Weems came to prominence in the early 1980s through photographic work that questions how the representation of the Black subject, particularly within the United States, has historically reproduced systemic racism and inequality. Highlight works in the exhibition include From Here I Saw What Happened and I Cried (1995–6), a series which appropriates 19th and 20th century photographs of African and African American people to underline how the representation of this diaspora has been historically reduced to a set of degrading stereotypes. These works are presented alongside more recent works such as Constructing History (2008), in which Weems worked with college students to recreate landmark moments in twentieth century history to interrogate how they still affect our present, and Lincoln, Lonnie, and Me (2012), an installation that, inspired by the Pepper’s Ghost theatres of the 19th century, examines how the collective traumas of the past are being constantly renegotiated. 

The largest presentation of the artist’s multi-disciplinary work in the UK to date, the exhibition also captures the performative and cinematic nature of Weems’s artistic expression, featuring seven-chapter panoramic film The Shape of Things (2021) focusing on the current political climate and the consequences of a long-lasting history of structural oppression and violence in the US. Weems’s lyrical sensibility encourages the viewer to move through the work and become a participant, to confront their own prejudices, and to claim history as their own.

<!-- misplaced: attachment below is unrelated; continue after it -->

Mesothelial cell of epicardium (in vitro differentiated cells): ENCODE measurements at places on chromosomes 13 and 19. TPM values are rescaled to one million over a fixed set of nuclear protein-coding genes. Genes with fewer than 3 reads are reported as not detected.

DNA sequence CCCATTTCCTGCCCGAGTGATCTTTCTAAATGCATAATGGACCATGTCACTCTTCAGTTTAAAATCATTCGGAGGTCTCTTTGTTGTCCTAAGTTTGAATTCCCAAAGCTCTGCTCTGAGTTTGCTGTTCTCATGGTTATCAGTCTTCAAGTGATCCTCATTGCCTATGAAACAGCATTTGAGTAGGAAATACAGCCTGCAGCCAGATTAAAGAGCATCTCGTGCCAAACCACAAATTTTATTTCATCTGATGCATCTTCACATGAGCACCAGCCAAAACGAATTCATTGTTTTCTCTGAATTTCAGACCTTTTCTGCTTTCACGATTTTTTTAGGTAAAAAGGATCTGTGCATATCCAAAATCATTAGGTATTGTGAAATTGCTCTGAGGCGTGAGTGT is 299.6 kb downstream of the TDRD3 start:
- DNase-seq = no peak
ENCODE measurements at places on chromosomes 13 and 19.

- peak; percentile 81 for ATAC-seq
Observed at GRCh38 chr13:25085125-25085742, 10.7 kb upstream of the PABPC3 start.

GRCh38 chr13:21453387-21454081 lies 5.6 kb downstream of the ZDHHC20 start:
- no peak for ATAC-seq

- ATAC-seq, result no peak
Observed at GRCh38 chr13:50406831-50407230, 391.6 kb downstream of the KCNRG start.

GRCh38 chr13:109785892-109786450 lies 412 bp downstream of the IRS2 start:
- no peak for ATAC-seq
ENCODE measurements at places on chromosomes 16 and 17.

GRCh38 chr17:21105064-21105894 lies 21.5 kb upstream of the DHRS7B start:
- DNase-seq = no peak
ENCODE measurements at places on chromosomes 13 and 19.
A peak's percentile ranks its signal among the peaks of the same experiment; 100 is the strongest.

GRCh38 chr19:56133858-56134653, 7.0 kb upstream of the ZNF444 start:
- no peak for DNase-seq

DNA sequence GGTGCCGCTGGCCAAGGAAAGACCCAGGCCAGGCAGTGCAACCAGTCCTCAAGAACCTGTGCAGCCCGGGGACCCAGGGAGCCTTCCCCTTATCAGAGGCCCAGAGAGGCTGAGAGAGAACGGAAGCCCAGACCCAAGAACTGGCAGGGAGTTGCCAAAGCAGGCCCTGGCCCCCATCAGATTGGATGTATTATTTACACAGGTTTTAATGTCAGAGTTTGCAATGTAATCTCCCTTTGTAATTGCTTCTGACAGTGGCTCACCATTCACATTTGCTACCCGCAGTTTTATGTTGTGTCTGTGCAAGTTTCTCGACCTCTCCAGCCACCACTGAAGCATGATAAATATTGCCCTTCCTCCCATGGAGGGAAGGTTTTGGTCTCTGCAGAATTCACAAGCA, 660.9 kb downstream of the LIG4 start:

Weems populates the gallery with images and sound, reflecting her lasting interests in language, rhythm, and music. Often inserting herself as a performer and narrator of history, the artist depicts the complexity of human experience across multiple communities. Weems’s provocative and life-affirming approach to image making, developed over the course of her career, has been distinguished by her opposition to racial violence and all forms of oppression, and her commitment to radical social change.